19,325 Pages



The Puritans were a group of English Reformed Protestants in the 16th and 17th centuries who sought to "purify" the Church of England from all Roman Catholic practices.

As the Puritans were blocked from changing the established church from within and were severely restricted in England by laws controlling the practice of religion, many congregations emigrated to the Netherlands or to North America. Because it was in alliance with the growing commercial world and with the parliamentary opposition to the royal prerogative, Puritanism played a major role in English and New England history during the 17th century,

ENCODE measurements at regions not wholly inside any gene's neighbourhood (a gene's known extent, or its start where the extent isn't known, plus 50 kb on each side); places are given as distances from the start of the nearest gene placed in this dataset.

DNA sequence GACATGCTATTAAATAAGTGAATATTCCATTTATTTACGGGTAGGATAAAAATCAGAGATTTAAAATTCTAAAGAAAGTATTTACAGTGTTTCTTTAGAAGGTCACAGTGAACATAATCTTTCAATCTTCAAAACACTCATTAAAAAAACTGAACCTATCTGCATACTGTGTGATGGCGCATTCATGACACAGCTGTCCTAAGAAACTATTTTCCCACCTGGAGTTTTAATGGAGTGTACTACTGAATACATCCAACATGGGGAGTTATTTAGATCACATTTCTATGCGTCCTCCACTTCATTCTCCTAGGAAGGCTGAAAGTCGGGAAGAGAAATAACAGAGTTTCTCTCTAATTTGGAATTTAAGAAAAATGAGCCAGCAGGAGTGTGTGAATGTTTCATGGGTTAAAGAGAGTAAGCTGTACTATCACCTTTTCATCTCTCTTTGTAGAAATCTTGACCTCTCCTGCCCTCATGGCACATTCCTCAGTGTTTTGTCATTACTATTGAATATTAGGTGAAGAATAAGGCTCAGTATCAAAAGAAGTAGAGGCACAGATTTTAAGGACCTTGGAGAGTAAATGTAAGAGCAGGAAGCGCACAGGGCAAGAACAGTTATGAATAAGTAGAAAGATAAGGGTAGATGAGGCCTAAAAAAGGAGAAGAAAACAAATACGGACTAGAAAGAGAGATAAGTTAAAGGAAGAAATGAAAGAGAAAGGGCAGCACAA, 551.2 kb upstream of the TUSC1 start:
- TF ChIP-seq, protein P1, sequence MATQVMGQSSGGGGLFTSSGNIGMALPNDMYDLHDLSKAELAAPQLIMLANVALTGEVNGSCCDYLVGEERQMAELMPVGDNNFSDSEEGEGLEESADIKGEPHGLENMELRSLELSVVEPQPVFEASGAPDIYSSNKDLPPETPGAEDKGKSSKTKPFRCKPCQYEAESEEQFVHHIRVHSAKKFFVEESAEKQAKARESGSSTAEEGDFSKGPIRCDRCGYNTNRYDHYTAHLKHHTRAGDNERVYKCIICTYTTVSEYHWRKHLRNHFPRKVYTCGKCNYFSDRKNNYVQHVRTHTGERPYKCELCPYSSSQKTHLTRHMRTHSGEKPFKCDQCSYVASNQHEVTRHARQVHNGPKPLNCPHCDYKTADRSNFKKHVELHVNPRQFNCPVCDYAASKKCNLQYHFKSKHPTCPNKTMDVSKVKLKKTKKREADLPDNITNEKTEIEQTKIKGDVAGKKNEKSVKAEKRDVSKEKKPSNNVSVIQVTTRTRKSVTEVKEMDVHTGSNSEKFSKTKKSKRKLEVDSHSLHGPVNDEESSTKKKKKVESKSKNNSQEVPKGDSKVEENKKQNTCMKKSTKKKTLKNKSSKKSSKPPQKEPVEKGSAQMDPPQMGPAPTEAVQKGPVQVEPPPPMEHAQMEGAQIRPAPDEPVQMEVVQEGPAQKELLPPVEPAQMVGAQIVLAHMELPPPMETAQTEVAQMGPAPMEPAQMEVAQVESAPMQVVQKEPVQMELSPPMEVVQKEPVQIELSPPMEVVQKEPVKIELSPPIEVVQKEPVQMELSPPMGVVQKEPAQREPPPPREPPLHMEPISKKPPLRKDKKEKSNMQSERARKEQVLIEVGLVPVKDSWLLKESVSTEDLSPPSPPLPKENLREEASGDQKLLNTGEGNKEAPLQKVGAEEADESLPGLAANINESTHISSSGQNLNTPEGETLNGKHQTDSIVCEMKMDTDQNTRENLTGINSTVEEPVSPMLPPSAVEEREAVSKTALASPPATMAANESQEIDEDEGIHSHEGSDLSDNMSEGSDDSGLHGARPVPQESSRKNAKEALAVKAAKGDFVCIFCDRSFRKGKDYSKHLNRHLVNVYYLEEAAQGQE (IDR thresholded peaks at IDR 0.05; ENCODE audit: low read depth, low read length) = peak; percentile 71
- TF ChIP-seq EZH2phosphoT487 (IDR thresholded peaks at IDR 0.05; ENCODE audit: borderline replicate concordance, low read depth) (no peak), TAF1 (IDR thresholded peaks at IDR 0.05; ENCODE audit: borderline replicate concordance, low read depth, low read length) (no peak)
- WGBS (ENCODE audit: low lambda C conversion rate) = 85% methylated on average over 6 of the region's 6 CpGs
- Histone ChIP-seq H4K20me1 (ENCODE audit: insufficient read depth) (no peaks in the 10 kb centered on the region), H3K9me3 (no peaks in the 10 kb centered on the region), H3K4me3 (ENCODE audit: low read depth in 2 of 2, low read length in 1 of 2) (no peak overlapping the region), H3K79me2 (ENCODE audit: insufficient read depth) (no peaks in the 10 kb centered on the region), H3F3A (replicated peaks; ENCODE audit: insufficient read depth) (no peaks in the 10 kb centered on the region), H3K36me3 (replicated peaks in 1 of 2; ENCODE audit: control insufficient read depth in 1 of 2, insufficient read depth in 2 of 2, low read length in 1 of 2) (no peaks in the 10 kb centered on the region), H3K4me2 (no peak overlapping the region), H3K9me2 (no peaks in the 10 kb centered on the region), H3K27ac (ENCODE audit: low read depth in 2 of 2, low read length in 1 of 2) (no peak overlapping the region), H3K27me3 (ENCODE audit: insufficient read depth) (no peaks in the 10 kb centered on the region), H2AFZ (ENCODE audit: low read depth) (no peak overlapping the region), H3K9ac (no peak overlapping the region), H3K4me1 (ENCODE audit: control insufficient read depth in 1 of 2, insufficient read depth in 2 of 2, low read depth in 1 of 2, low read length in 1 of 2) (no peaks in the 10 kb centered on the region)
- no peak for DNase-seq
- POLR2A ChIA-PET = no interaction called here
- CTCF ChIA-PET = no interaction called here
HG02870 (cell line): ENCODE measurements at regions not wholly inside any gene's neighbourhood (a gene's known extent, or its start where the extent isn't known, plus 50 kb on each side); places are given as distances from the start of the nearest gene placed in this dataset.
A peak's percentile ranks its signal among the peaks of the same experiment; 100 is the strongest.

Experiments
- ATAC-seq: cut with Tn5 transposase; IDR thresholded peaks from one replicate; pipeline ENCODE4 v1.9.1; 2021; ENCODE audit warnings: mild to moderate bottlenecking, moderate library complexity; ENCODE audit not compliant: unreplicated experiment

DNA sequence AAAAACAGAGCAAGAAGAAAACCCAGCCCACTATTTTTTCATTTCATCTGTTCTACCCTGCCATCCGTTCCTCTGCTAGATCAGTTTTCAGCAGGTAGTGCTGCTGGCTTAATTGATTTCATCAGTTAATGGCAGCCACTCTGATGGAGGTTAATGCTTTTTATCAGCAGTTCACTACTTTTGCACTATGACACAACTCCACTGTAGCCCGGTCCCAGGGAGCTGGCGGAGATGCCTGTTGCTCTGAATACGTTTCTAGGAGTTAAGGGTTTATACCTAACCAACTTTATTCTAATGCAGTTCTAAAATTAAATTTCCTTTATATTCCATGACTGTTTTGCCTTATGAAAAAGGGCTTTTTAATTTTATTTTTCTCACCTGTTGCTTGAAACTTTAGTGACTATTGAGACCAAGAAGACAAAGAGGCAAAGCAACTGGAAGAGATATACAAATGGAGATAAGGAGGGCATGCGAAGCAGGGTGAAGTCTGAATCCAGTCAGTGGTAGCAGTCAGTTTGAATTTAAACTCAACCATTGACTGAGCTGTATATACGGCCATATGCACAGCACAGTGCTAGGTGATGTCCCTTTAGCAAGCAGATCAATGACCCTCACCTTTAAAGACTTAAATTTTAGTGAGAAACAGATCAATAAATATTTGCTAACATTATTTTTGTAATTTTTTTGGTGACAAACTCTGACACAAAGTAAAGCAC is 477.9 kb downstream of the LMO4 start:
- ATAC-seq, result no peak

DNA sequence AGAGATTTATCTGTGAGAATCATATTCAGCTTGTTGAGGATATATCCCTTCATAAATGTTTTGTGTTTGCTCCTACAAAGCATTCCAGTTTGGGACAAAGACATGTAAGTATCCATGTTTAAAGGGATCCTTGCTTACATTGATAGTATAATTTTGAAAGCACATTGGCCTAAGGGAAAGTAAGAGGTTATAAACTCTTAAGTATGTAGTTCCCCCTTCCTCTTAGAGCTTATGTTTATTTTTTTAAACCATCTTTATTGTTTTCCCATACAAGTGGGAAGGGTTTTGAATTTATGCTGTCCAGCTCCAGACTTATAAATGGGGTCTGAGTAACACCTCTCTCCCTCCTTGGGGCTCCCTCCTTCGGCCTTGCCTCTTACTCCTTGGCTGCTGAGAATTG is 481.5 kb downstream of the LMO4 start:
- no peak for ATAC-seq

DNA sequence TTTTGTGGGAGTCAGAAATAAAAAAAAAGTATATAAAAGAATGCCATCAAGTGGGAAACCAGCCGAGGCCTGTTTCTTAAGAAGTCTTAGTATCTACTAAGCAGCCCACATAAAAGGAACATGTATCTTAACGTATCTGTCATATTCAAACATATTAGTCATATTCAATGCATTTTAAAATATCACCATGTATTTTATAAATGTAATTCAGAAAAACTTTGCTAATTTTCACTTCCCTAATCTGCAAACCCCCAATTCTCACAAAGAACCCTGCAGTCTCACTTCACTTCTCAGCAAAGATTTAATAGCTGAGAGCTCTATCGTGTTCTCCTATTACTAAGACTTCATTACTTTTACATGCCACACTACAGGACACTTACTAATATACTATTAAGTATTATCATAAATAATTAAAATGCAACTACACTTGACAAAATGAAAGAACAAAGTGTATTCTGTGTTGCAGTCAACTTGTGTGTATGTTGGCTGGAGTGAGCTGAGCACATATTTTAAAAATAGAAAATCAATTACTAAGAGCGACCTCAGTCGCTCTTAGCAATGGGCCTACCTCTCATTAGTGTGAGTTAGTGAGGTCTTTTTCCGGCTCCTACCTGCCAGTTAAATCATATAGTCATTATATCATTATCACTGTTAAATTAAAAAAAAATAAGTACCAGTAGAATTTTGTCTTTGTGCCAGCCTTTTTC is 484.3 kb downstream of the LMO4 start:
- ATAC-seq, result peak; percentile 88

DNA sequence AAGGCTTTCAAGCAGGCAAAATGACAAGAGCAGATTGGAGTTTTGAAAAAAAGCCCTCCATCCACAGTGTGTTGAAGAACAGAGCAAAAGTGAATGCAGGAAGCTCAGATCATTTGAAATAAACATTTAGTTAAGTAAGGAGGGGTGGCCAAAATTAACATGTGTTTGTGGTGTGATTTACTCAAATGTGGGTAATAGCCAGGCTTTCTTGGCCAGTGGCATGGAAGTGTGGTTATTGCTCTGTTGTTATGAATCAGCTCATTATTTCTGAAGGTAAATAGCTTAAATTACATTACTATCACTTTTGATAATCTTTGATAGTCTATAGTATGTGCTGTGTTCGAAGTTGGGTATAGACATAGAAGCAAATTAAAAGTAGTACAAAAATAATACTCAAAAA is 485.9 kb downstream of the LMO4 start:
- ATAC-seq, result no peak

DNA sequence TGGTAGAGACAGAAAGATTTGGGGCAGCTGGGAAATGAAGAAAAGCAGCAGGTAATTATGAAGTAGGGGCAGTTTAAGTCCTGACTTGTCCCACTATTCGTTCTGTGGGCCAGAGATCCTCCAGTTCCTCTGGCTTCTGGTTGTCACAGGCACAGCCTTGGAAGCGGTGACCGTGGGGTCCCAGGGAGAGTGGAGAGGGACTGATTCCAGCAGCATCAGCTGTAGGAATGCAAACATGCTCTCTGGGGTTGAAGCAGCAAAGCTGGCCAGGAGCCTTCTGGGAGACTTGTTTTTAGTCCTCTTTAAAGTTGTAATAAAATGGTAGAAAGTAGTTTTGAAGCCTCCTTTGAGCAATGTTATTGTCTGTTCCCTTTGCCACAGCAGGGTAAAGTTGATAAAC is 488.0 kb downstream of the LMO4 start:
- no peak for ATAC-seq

The Puritans were never a formally defined sect or religious division within Protestantism, and the term "Puritan" itself was rarely used to describe people after the turn of the 18th century. Some Puritan ideals became incorporated into Anglicanism, such as the formal rejection of Roman Catholicism; some fell out of favor, such as the beliefs in demonic possession; some were absorbed into the many Protestant sects that emerged in the late 17th and early 18th centuries in the Americas and Britain.


At the end of 17th century, the American puritans were infiltrated by members of the Templar Order, with puritan ministers such as William Stoughton or Samuel Parris being Templars. In 1692, those two were the architects of the Salem witch trials, fueling and then using the mass hysteria caused by the apparition of strange phenomenons to launch a chase for a Piece of Eden.


Community content is available under CC-BY-SA unless otherwise noted.